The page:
The American political system continues to ignore President Eisenhower’s dour warning about the Military-Industrial Complex and embrace President Reagan’s happy “We’re No. 1” illusions. The long-term consequences of this choice have been devastating to most U.S. citizens and to the world, writes Gary G. Kohls.
Mutual distrust between the U.S. and Iran may be the biggest obstacle to an agreement on curtailing Iran’s nuclear program and easing international sanctions. But the best hope for progress would be a readiness among Western powers to lift sanctions in exchange for a nuke deal, writes ex-CIA analyst Paul R. Pillar.
Millions of Americans are almost literally up in arms over the prospect of a few commonsense restrictions on “gun rights,” but there has been no similar resistance to far more sweeping, post-9/11 encroachments on fundamental constitutional rights relating to due process under the law, notes Lawrence Davidson.
Exclusive: Stung by back-to-back defeats to Barack Obama, the Republican Party is undertaking a national strategy to devalue the votes of blacks and other minorities, a partial revival of the infamous clause in the U.S. Constitution rating African-American slaves as “Three-Fifths” of a person, says Robert Parry.
Israel’s elections rebuffed the hard-right politics of recent years, but the new government is still unlikely to stop Jewish settlers from seizing Palestinian land or to recognize equality for Arabs, many of whom have no say in the Israeli occupation that constrains their lives, reports Dennis J. Bernstein.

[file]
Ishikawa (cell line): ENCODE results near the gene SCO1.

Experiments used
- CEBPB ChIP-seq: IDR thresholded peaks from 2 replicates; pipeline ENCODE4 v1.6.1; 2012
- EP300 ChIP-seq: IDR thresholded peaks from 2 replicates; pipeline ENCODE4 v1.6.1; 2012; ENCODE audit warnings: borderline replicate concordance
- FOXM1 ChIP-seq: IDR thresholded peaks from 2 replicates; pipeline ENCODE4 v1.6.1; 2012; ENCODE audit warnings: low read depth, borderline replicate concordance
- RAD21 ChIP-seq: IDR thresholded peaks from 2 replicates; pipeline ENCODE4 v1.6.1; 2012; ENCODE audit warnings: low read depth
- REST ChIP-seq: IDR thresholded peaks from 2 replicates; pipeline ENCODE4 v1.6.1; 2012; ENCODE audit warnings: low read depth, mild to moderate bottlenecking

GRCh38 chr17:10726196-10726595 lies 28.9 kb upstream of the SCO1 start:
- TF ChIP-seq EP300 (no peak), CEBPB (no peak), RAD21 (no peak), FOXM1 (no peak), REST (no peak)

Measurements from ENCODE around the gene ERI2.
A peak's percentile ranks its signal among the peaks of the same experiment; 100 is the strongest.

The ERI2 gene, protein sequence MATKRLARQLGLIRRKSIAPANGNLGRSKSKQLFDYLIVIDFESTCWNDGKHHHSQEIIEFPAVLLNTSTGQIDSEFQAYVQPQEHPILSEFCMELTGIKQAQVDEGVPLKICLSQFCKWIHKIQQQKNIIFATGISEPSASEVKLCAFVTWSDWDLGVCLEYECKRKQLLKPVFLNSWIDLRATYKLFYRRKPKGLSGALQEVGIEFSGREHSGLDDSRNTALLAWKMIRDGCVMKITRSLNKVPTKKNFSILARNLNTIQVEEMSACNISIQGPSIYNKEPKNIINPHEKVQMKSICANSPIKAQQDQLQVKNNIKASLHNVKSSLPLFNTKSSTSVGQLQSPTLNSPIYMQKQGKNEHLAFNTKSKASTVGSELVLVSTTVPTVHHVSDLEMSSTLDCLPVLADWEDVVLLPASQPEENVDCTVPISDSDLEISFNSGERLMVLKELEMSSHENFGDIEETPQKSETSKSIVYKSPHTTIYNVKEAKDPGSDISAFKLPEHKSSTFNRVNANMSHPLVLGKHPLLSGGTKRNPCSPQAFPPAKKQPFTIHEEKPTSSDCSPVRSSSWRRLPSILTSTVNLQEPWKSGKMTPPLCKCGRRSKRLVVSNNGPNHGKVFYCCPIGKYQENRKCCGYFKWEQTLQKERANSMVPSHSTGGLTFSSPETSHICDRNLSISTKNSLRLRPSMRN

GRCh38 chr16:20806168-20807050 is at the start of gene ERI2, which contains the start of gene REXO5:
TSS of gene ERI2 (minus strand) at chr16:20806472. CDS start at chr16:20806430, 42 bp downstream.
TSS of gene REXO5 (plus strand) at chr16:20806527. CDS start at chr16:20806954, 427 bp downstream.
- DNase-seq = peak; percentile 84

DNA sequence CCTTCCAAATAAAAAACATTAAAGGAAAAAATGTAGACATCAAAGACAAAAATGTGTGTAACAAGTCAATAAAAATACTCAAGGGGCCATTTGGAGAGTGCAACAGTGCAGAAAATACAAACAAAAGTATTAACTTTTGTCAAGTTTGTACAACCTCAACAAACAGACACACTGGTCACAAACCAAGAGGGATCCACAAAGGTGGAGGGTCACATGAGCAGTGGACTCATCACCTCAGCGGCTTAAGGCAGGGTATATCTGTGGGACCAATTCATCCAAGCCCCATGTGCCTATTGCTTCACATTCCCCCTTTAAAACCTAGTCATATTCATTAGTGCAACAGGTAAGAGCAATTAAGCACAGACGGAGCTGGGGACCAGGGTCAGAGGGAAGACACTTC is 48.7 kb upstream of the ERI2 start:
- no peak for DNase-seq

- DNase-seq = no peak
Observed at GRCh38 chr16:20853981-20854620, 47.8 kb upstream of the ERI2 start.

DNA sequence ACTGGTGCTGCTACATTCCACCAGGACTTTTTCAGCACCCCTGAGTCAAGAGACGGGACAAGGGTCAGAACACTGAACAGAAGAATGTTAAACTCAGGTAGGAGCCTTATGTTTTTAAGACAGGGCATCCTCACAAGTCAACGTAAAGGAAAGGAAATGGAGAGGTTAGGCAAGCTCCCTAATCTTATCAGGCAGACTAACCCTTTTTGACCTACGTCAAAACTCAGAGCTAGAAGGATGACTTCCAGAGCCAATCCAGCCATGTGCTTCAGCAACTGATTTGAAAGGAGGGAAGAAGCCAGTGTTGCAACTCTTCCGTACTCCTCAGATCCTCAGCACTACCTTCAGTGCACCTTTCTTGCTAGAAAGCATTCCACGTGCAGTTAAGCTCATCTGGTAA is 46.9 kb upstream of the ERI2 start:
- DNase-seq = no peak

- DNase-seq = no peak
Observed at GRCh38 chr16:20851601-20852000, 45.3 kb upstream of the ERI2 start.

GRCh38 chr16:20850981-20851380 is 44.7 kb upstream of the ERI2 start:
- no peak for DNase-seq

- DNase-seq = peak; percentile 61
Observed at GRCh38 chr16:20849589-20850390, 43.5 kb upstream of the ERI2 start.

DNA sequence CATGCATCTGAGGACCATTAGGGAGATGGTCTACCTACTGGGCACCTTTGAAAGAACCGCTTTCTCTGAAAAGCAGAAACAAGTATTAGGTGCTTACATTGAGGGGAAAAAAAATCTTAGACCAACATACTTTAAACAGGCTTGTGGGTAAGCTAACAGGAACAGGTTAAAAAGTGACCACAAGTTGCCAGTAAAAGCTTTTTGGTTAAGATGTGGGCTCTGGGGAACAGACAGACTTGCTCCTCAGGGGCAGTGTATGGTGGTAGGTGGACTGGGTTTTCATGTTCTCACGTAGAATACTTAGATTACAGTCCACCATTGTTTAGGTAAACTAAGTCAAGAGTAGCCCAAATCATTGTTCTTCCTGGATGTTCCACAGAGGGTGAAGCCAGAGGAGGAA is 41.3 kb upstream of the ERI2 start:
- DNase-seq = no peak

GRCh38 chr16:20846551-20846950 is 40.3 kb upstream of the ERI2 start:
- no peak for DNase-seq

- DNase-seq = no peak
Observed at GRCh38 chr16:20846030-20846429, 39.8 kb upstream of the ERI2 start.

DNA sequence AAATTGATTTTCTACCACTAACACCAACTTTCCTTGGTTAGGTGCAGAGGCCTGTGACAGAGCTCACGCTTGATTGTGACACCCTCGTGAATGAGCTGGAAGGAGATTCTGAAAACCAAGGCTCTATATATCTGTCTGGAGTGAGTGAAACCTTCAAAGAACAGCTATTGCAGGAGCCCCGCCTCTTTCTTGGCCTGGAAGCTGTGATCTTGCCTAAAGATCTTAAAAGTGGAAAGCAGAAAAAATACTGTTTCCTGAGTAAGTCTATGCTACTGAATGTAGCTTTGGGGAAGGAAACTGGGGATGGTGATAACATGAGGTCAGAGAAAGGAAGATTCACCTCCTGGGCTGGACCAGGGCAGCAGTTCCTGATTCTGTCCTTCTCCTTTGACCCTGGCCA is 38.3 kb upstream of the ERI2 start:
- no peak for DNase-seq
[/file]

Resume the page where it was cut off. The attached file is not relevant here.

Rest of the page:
The core challenge facing today’s U.S. political process is whether the daunting threats to the planet and its people can be addressed, responsibly and cooperatively. Another hope is that in building these solutions, America can break loose from the chains of soulless mediocrity, as Phil Rockstroh explains.
Exclusive: House Speaker John Boehner warned his fellow Republicans that President Obama may be preparing “to annihilate” the GOP, surely an overly dramatic claim but one that marks a stunning reversal of fortune for swaggering Republicans who once dreamt of their own one-party state, says Robert Parry.
Exclusive: In his Second Inaugural Address, President Obama offered a powerful rejoinder to the Right by arguing that progressive reform fits firmly within the Founders’ vision of a strong country advancing the “general Welfare” and securing “Blessings of Liberty.” But does his rhetoric reflect the real Obama, asks Robert Parry.
President Obama’s Second Inaugural Address surprised some pundits with his strong messages on climate change, immigration reform, gun safety and other social issues. But whether real action follows will depend on a shift in public consciousness, says Robert F. Dodge.
In his Second Inaugural Address, President Obama reaffirmed his intent to seek gun safety laws in the wake of the Newtown massacre, but the Right insists the Second Amendment protects the right of individuals to own assault rifles. What is the real history of the “right to bear arms,” asks Beverly Bandler.